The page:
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Second dose of Vaccine

Second-Dose COVID-19 Vaccine Proven Vital
Scientists from Stanford University started a comprehensive study to see the effect of Pfizer and BioNTech vaccines on the immune system. In the article published as a result of the study, it was revealed that the second dose of COVID-19 vaccine management triggered important immune cells in the human body.
Scientists from Stanford University started a study to investigate how Pfizer and BioNTech vaccines have effects on human immunity. For the article published on July 12, researchers who examined the COVID-19 vaccine produced by Pfizer revealed how important it is to get a second dose of the vaccine.
The antibodies of vaccinated volunteers were examined, their immune signal levels were measured, and the types of 242,479 individual immune cells were characterized. As a result of all these examinations, it was determined that a group of cells that are normally dormant and provide immunity were activated by the second dose.

B and T cells increased significantly with the second dose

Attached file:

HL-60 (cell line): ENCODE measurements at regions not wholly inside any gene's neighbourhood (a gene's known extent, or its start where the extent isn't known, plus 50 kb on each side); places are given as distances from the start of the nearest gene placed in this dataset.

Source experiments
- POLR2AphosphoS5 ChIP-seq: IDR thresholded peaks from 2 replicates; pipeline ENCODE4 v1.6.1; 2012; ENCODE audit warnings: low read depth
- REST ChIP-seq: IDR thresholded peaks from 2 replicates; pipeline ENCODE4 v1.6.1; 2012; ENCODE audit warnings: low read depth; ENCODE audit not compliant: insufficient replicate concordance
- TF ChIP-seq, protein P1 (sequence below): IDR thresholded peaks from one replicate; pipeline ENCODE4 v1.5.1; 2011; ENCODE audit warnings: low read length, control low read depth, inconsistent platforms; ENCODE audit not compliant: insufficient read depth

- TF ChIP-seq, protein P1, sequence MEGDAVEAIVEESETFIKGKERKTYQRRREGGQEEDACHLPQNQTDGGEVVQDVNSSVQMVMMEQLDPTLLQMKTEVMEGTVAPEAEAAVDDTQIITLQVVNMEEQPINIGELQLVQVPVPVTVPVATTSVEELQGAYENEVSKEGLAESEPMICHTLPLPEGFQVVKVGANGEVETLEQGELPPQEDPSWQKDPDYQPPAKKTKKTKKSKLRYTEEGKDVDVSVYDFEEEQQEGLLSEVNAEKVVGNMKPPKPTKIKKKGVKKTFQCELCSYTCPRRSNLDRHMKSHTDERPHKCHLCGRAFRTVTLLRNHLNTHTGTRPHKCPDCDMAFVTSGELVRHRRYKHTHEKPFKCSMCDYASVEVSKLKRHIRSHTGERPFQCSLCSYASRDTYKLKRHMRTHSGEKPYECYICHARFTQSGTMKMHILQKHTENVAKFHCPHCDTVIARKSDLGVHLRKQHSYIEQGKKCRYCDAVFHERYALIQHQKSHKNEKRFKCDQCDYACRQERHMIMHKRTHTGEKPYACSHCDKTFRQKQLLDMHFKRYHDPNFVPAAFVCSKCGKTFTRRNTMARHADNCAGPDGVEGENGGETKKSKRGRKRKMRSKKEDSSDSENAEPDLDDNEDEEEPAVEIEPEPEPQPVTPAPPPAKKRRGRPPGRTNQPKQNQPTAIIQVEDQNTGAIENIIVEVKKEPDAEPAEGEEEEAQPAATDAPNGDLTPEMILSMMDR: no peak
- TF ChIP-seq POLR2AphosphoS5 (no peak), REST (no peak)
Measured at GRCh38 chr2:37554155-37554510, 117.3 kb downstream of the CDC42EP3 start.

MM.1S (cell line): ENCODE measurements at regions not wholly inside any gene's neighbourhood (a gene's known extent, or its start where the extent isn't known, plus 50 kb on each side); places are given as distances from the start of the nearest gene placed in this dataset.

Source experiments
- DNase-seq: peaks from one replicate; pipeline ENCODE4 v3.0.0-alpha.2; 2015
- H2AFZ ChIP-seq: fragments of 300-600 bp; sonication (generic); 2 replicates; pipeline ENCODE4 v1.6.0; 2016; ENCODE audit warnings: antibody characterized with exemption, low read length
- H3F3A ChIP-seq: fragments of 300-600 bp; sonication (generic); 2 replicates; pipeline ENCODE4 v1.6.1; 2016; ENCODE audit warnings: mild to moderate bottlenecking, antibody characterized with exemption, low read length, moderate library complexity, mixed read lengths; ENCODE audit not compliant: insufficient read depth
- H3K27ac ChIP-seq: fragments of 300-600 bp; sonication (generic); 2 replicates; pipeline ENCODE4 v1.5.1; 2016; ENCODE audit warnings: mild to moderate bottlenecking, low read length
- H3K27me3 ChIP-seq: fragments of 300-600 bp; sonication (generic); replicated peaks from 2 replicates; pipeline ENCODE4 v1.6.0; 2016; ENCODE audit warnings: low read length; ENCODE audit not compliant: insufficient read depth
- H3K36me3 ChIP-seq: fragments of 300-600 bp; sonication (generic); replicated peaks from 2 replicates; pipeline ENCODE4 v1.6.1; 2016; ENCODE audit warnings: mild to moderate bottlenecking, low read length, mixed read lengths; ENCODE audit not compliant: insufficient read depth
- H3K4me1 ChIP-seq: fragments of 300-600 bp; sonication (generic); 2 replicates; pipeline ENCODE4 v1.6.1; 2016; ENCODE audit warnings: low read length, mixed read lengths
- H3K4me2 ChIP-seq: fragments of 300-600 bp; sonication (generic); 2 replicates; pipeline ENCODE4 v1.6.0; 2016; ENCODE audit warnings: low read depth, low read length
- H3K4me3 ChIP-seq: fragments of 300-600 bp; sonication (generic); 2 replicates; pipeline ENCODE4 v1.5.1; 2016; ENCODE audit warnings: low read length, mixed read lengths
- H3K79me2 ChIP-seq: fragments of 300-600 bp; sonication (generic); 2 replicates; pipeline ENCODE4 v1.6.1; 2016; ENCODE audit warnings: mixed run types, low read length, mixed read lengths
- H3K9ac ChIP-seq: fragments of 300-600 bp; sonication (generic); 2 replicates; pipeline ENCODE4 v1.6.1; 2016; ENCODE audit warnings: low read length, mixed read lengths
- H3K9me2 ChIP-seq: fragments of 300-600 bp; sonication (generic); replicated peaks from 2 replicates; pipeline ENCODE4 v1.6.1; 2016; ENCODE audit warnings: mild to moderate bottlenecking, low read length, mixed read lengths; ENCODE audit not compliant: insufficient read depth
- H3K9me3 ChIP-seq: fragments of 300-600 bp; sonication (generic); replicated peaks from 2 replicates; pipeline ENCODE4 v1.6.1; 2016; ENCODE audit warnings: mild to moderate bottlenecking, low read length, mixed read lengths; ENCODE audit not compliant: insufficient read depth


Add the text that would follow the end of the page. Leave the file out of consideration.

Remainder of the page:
As you know, the decisions taken for the number of doses of COVID-19 vaccines are constantly changing. While two doses seem sufficient for drugs with mRNA infrastructure such as Pfizer and Moderna vaccines, a third dose is considered necessary for inactivated vaccines such as Sinovac.

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Scientists from Stanford University have started a new study for the Pfizer vaccine, where two doses seem enough. As part of this study, the immune system of people vaccinated at Stanford since December 2020 was examined, and the effects of the first and second doses of the vaccine on immunity were examined.
In the article, which was written as a result of long-term research, it was stated that the second dose of COVID-19 vaccine provides support to a part of the immune system that provides extensive protection. Bali Pulendran, a professor of pathology, microbiology and immunology, one of the lead authors of the study, said that after the second dose, they saw a significant increase in B and T cells in the immune system and fighting against the virus.
Stating that the number of the monocyte group that provides protection against viral infections increased 100 times with the second dose, Pulendran used the following statements; “The remarkable increase in the number of these cells occurred just one day after the second dose. The cells can act not only against SARS-CoV-2, but also against other viruses.”